What was interesting was also gauging players’ relatability to the three main game characters. We tried to represent a wider spectrum of realistic characters and scenarios, and while feedback garnered was generally very positive, inevitably, not everyone was able to relate to all the characters.

Johanna: It seems clear that there will always be misinformation. How important do you think self-awareness/individual capacity and basic skills are in reducing the damage/confusion it causes, including in COVID-19? What is key? Critical thinking, but is this perhaps too ambitious?

Very important. With the expansion of social media, authorities often struggle with regulating and managing disinformation and its spread. They run the risk of stepping on personal freedoms, while laws are subject to being abused. They also struggle to create awareness that spreading unverified news, even with the best of intentions, could have severe consequences.

As such, we should all also arm ourselves with an adequate understanding of what fake news entails, critical thinking, news and information (or media literacy) and basic fact-checking skills and knowledge on how our own biases and behaviours contribute to the problem. This will also keep us safe in the long run and create responsible digital citizens. This is especially necessary now when navigating the chaos, fear and uncertainties surrounding this Covid-19 pandemic.

Johanna: How and why did you decide to try out using a game? At one point, the trend seemed to be toward making everyone a fact-checker, but this clearly isn’t the way….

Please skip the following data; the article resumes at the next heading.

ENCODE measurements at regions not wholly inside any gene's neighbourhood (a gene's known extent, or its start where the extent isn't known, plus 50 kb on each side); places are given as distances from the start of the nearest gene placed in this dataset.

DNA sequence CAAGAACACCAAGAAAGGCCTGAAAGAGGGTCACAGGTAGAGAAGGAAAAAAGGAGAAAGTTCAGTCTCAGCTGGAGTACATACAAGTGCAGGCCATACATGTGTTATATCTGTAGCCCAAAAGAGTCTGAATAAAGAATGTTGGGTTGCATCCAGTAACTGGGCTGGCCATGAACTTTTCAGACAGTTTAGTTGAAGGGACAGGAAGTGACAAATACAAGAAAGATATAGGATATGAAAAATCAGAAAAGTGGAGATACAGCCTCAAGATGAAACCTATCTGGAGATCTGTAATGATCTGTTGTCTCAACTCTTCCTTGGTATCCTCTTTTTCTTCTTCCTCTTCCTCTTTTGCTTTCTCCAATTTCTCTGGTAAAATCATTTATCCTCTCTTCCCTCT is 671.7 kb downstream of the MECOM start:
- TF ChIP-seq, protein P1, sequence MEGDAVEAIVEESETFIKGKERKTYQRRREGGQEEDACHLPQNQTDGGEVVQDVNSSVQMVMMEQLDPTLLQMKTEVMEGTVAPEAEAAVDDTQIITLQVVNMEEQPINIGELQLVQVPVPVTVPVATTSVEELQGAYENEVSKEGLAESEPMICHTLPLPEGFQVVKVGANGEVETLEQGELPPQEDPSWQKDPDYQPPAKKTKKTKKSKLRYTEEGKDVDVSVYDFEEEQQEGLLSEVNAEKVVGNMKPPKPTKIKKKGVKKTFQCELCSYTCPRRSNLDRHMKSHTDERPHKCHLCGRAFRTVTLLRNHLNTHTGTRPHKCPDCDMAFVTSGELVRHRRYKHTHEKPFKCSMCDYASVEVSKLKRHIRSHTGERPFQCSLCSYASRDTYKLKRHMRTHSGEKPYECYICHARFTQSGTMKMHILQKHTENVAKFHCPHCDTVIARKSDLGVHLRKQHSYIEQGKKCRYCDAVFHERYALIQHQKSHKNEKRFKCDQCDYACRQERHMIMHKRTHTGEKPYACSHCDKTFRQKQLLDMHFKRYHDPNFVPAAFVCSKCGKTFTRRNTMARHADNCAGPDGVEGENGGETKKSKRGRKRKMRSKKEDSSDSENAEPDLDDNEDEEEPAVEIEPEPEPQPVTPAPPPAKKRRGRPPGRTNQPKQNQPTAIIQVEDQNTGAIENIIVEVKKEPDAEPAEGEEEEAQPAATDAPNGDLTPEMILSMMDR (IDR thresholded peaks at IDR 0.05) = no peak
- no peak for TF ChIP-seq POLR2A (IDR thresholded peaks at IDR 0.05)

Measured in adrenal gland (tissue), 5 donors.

Darshini: Studies have found has found that false news travels faster than real/true information/facts. 

While fact-checking initiatives are very useful and necessary, fact-checking skills are only one part of the solution in curbing the spread of “fake news”. Malaysia Information Literacy Education (MILE) advocates empowering individuals with critical thinking and media literacy knowledge when dealing with information to serve as initial protection for individuals and to complement fact-checking efforts.

We opted for a game to gauge if gamification could be an effective tool to increase knowledge retention. We also hoped a fun, quick and engaging game that was easily accessible could capture players’ attention and increase content virality, which in turn, would help increase audience exposure to the game and the lessons within.

Johanna: In the game, how did you select/design the situations faced by the players, especially the ones that involved dilemmas?

We crafted the various scenarios around real situations which occurred in Malaysia and around the world as we hoped the realisation of this as people played the brightly designed game would emphasise the gravity of disseminating disinformation and the importance of media literacy.

Johanna: What were the results of the focus group discussions you had after you launched the game? What sort of feedback have you gotten?

The game was very well received. However, based on a focus group conducted, some players requested more storylines, elaborate choices and scenarios, as well as a more diverse range of characters to choose from to increase relatability. We are keen to expand on the game, also to allow for more updated scenarios, including on COVID-19 vaccination and more.

Click here for Reporting ASEAN’s survey on Southeast Asians’ online habits, including around unverified information.

(*This story is part of the #fighttheinfodemic series of Reporting ASEAN, which is supported by the Institute for War and Peace Reporting.)